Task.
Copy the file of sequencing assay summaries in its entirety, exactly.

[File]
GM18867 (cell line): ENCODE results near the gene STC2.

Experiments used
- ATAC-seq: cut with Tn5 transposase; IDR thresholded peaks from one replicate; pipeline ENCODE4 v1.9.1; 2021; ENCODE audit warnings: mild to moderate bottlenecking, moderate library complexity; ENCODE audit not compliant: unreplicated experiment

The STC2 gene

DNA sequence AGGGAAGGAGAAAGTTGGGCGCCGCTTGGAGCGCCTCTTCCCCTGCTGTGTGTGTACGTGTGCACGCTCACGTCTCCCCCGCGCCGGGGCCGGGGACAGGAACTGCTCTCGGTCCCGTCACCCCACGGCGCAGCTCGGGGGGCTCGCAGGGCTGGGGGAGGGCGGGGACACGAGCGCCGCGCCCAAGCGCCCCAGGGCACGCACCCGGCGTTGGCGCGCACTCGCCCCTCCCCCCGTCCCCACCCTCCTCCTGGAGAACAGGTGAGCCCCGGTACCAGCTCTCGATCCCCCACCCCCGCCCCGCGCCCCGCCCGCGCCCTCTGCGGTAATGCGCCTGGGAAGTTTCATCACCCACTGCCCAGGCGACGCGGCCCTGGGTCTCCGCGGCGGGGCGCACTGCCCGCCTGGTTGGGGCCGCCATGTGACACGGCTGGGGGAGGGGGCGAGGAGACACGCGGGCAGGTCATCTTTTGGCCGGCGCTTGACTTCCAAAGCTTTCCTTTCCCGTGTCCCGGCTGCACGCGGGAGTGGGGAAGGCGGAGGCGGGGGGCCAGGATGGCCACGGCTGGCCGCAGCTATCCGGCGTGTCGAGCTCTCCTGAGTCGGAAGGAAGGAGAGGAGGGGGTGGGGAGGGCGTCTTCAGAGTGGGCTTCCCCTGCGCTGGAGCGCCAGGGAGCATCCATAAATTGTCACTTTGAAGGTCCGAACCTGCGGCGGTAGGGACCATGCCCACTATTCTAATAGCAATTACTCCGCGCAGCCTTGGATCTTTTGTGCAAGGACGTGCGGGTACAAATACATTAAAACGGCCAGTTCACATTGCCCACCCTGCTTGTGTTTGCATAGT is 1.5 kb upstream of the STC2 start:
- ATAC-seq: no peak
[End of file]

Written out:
GM18867 (cell line): ENCODE results near the gene STC2.

Experiments used
- ATAC-seq: cut with Tn5 transposase; IDR thresholded peaks from one replicate; pipeline ENCODE4 v1.9.1; 2021; ENCODE audit warnings: mild to moderate bottlenecking, moderate library complexity; ENCODE audit not compliant: unreplicated experiment

The STC2 gene

DNA sequence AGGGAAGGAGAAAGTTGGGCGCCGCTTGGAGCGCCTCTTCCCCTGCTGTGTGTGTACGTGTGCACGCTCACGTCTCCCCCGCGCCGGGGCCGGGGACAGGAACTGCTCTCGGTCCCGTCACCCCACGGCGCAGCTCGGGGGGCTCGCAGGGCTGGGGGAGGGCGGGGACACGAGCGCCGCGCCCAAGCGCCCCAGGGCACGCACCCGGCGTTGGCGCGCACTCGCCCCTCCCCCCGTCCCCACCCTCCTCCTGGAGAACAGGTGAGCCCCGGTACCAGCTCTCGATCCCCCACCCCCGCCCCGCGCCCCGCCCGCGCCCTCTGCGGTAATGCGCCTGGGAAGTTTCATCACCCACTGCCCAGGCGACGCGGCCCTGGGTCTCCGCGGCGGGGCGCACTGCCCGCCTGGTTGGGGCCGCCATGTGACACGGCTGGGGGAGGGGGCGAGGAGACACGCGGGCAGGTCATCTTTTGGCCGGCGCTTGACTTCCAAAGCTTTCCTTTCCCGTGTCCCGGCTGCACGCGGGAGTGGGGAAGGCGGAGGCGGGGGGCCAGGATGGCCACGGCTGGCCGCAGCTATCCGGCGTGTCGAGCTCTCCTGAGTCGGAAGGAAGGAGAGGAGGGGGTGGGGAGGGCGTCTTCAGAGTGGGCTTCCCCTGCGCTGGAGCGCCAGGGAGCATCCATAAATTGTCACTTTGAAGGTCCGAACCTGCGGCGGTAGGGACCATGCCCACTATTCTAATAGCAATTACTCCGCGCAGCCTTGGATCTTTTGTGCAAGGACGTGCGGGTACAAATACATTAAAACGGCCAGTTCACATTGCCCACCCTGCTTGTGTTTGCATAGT is 1.5 kb upstream of the STC2 start:
- ATAC-seq: no peak